Building Better Governance
Some of the biggest recent news in cryptoland was Optimism PBC’s announcement of the creation of the Optimism Collective.
For many, the headline was the creation and (future) airdrop of the OP governance token. Because… “free money!”
It’s no secret that speculation drives a lot of the action and attention in the crypto space. “Governance” tokens are usually just a facade that attempts to avoid running afoul with securities laws (by offering no promise of future returns/financial value) while the project/community still gets to ride the speculative wave.
There are good faith efforts and reasons for launching a token, of course. Doing positive things for society requires funding and practical incentive alignment too, so not every governance coin is a useless cash grab. Also, web3 projects want/need a way to decentralize their governance...
But if better governance truly is the goal, coin voting has serious, known flaws.
Blockchains, DAOs, and tokens are new, potentially powerful tools to better organize groups and society, but they don’t magically solve coordination and decision-making failures. They introduce their own challenges and drawbacks. And in the end, we’re dealing with humans, so there is no perfect.
The study and practice of better governance are… not new. They’re basically the story of human progress. So it’s a mistake to ignore the lessons from civilization's millennia of trial and error, just because we have blockchains now.
That’s why the most important piece of Optimism’s announcement was its commitment to not just experiment with a bicameral governance structure, but continually evolve its governance (and they’ve earned the credibility to not take those words as empty).
I am particularly, errr…optimistic, about the use of a multicameral governance structure (which is not a blockchain innovation to be clear). Having multiple chambers means that each can be designed to emphasize different qualities, values, and responsibilities. If done right, they keep each other in balance and self-regulate.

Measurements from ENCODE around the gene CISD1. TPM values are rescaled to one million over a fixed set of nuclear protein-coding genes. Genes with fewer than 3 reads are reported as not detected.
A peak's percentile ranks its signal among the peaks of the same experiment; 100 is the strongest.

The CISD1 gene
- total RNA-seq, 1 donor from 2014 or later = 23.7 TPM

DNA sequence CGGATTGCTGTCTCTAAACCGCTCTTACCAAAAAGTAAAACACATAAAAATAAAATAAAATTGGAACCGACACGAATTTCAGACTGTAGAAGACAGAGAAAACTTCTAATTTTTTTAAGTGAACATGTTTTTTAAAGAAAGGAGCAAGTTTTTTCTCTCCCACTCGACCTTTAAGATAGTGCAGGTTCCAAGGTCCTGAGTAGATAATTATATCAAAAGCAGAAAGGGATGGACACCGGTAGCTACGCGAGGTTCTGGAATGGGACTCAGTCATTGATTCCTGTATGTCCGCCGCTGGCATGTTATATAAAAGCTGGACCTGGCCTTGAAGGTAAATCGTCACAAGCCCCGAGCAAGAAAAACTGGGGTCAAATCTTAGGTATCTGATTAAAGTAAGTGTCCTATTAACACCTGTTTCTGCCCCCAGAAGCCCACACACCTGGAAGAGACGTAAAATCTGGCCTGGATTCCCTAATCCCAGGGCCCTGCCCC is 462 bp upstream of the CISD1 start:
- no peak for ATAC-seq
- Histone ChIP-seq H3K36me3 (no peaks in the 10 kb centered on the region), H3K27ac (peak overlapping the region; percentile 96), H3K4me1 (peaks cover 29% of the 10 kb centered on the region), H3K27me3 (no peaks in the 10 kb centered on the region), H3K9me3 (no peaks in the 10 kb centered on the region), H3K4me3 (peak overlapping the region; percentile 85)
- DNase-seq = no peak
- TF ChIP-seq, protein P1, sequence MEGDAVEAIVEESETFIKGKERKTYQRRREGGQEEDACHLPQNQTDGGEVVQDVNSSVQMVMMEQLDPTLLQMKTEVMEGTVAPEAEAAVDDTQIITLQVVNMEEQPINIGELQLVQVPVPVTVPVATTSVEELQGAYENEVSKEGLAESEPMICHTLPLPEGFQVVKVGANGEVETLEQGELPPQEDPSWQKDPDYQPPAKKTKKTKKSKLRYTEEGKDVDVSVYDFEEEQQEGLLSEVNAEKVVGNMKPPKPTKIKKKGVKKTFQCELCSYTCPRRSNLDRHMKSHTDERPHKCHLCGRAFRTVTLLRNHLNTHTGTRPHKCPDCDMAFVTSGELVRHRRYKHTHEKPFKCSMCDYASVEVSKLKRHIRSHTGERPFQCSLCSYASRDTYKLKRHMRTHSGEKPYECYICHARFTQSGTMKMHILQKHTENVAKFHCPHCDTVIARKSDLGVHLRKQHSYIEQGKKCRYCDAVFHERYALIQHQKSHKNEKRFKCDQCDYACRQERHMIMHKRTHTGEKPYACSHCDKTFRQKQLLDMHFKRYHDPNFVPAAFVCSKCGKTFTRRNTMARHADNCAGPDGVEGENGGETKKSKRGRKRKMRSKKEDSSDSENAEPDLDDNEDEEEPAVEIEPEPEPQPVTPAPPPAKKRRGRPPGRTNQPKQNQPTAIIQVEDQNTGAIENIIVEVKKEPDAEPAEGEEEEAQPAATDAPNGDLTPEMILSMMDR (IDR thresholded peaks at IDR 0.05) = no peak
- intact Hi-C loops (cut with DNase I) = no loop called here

This often requires compromise and can slow change. But in systemically important areas, those are positive qualities, not negative ones. Once a system reaches a certain level of maturity, the top priority is basically to not mess things up.
Optimism and the wider web3 space are far from an ossified state, but building better governance starts now. I’m heartened by projects like Optimism taking a step of faith like this sooner rather than later. In the end, I think it will pay off for them.
- Cody made some fixes around the Cadastre related to streaming payments (https://github.com/Geo-Web-Project/cadastre/pull/119).
- zyhd1997 has been digging into fixes/optimizations for our web3 wallet and Cadastre tooling.
- We began re-exploring the extensibility of our base Ceramic schema(s) and our approach to geo-point anchoring.
- We presented the Geo Web at Panvala’s Town Hall Meeting on 5/3. We received good feedback/questions and may have even recruited a new community member or two. We’ll share the recording when available.
- Panvala is launching its Stamps Program for funding communities this week. The kick-off meeting is tomorrow 5/5. Panvala has used an inflationary token mechanism to provide the participating communities with funding to date, but that is being phased out as the PAN token reaches its cap. The stamps program uses collectible NFTs and the “collective bargaining” power of Panvala’s communities to raise funds from organizations that want to reach the individuals in those communities.
- SuperFluid announced a new accelerator-like program for projects and builders in their ecosystem. We’re using SuperFluid in our streaming payment architecture, so we have some bias, but I think the SuperFluid team does one of the best jobs in the space supporting and growing its builder community. They’re constantly offering bounties, participating in hackathons, and providing direct technical support to teams. I’m continually impressed.
- Continue updating the Cadastre